GOLDEN VALLEY, Minn. — How the last year was weathered by big business depends on the big business you ask.
Here at home, places like Target did great. Best Buy did pretty darn well, too. And General Mills had its best sales year ever.
That last one isn't surprising. Restaurants closed and to stay safe, we stayed home, we ate at home, and General Mills makes things that we eat at home.
But what comes next for the food maker likely isn't what happened last year.
Forty years ago, General Mills was a business titan, so much so that it was and still is what is being taught by those in business circles, like U of M Professor George John.
"I always tell my students that what we think of as Google and Facebook and Amazon today – the titans of the world – was General Mills an Kellogg's and Post," professor John says. "Breakfast cereal was the most profitable to be in back until the late 80's."
But like everything, times have changed.
"That industry has been shrinking. Year after year the amount of cereal we eat has gone down, and that's basically the core of the company, so they are facing some headwinds, and these headwinds have been there for a while," John says.
Those headwinds got a break last year. General Mills had its biggest year ever with $18.1 billion in sales due to a pandemic that forced us to buy food to eat at home.
But now that those days are past, the headwinds are back.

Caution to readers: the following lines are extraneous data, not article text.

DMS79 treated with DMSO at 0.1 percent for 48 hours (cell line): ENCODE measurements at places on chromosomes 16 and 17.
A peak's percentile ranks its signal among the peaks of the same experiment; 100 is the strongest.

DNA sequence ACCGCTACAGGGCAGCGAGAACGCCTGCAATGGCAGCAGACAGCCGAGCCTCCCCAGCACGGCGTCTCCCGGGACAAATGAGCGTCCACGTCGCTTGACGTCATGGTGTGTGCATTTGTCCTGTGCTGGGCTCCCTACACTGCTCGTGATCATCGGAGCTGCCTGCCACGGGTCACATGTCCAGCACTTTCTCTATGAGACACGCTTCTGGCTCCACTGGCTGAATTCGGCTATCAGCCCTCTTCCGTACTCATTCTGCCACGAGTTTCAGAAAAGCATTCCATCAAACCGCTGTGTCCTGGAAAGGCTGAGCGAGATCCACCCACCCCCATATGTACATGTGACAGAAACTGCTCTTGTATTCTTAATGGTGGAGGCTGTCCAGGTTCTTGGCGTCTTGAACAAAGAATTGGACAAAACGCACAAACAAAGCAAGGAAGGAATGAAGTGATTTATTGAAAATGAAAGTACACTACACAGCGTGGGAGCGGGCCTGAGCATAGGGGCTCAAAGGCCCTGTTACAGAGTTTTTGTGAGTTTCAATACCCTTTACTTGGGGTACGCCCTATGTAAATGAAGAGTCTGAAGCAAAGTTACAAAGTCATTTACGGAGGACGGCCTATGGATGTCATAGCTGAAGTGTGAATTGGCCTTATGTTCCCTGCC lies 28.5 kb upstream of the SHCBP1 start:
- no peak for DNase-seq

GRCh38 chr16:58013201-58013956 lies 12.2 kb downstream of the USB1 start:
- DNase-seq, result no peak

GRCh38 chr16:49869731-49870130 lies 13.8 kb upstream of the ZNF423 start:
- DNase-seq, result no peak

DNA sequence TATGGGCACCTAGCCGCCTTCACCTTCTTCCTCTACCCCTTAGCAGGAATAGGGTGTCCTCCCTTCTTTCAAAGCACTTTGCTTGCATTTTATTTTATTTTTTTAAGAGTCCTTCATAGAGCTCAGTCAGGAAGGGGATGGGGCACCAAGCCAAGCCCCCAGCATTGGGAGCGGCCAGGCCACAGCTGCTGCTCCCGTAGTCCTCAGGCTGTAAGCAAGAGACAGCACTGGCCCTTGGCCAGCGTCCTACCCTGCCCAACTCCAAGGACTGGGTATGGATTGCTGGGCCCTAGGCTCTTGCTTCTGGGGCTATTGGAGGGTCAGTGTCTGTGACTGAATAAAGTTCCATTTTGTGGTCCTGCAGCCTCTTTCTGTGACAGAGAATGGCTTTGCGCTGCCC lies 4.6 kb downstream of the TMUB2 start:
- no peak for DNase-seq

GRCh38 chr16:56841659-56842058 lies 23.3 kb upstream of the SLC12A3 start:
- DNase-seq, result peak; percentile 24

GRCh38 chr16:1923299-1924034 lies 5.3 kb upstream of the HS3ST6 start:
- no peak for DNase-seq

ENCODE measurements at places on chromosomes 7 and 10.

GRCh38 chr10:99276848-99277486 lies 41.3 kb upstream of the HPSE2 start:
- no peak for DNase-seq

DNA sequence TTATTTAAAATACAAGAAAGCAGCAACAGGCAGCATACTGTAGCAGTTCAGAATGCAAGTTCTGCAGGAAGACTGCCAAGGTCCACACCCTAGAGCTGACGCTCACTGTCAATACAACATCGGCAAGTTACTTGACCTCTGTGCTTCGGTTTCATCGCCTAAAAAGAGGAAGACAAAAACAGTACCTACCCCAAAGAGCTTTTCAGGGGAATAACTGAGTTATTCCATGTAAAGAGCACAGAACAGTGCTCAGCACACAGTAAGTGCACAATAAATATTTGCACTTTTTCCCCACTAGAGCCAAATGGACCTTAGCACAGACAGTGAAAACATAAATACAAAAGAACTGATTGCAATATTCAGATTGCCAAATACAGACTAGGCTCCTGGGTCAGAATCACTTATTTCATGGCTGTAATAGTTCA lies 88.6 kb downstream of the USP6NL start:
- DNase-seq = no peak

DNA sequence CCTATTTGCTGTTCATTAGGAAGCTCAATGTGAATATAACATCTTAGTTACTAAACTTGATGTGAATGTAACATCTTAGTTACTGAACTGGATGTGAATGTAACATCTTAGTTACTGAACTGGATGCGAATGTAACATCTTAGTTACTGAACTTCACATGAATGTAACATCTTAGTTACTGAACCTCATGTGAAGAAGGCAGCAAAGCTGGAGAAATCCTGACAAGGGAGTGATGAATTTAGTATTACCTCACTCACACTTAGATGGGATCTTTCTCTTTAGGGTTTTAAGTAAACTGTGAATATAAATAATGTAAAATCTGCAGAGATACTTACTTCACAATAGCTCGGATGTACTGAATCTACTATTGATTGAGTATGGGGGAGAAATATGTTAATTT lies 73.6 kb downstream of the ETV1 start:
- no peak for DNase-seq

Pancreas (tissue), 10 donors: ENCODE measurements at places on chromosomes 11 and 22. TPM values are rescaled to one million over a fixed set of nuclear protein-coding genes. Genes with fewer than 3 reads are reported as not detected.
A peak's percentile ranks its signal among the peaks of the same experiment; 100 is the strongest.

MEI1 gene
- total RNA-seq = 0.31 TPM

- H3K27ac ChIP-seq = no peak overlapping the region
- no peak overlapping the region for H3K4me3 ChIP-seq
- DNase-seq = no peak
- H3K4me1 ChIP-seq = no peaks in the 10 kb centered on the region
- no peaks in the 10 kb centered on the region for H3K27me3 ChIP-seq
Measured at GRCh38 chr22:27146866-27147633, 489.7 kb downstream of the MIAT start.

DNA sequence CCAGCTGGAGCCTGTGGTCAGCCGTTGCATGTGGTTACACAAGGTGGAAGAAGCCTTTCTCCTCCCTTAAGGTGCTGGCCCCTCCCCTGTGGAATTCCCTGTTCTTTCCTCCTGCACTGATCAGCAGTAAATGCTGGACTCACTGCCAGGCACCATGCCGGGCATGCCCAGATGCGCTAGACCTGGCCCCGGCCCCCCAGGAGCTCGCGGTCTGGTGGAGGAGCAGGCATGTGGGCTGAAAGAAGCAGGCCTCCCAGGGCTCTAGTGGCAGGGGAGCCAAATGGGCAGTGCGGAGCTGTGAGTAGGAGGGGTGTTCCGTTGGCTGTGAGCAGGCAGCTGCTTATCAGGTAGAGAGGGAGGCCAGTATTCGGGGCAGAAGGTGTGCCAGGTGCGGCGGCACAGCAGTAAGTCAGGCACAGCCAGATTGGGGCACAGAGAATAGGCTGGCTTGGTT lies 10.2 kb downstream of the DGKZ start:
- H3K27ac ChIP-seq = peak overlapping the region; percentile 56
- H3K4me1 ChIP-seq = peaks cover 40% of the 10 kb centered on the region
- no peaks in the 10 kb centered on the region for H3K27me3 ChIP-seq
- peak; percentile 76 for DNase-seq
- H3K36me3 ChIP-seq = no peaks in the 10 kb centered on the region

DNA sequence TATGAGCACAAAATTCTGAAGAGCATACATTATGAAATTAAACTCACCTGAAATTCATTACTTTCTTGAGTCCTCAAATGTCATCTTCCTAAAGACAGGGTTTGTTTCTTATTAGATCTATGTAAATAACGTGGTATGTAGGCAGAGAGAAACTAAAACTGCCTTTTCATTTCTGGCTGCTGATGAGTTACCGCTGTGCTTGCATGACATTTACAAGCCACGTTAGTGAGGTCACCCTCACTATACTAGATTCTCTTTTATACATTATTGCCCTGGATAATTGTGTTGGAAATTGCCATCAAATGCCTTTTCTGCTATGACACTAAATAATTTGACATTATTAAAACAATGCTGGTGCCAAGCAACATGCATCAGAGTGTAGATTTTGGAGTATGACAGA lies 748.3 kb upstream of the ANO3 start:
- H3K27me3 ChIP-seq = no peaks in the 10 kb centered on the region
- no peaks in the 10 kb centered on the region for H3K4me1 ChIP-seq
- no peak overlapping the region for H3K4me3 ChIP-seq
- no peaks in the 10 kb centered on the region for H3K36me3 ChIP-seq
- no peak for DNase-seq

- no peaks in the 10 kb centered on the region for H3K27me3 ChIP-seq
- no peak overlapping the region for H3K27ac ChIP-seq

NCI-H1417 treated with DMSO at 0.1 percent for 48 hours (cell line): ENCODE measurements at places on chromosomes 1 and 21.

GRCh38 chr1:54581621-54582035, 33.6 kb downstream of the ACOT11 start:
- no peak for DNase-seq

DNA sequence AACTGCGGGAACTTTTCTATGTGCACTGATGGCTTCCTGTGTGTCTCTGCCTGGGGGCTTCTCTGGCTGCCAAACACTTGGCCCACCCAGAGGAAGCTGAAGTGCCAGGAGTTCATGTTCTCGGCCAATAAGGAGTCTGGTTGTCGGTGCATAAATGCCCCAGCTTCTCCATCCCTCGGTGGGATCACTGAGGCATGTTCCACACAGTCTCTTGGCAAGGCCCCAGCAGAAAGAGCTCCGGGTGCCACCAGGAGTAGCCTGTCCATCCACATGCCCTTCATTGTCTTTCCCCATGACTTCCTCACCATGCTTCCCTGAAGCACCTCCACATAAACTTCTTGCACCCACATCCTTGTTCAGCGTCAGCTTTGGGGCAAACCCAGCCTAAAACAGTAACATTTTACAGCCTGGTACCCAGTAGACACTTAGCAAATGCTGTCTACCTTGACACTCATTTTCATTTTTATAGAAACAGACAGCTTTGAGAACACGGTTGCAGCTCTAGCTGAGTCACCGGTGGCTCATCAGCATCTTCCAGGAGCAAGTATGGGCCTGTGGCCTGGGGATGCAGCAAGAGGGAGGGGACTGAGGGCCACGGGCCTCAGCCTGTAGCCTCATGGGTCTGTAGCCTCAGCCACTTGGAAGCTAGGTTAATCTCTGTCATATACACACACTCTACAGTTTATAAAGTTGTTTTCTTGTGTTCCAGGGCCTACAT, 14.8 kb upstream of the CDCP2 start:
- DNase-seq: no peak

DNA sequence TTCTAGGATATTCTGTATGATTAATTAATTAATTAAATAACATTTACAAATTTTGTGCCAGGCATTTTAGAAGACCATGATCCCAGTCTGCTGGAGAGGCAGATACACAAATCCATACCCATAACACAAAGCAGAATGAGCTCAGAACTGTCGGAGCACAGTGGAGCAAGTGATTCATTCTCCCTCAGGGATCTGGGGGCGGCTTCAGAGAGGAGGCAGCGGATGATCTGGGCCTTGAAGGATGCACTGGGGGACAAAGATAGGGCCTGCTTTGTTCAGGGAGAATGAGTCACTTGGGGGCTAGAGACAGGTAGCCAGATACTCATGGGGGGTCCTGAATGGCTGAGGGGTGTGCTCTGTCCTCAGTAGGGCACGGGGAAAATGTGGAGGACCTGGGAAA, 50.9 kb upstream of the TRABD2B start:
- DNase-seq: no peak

"So they are back to their trend line, which is a slow, steady trend line downward," John says.
General Mills is laying off people in a massive way. It was first reported by the Star Tribune weeks ago, but once those have happened, what is the future?
Professor John says their problem isn't Amazon and E-commerce, like it is for some companies.
"General Mills' problem is completely different. At GM they don't care if it's sold online or offline – that's not the problem," he says. "Their problem is making you want to eat what they have."
America has slowly and steadily drifted away from packaged food, and that is what John says General Mills has to find its way around.
Which is totally different from other big businesses in Minnesota like Target and Best Buy
"The problem pre-pandemic for them was Big Bad Amazon, that is going to be the problem going forward," John says.
It's a whole new world to tackle for companies big and small.
"We are definitely changing faster than big business is able to do."